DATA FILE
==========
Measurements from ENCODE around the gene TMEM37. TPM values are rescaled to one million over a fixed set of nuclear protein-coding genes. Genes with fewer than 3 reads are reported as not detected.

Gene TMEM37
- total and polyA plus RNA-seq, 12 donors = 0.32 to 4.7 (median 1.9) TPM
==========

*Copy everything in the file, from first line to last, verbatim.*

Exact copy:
Measurements from ENCODE around the gene TMEM37. TPM values are rescaled to one million over a fixed set of nuclear protein-coding genes. Genes with fewer than 3 reads are reported as not detected.

Gene TMEM37
- total and polyA plus RNA-seq, 12 donors = 0.32 to 4.7 (median 1.9) TPM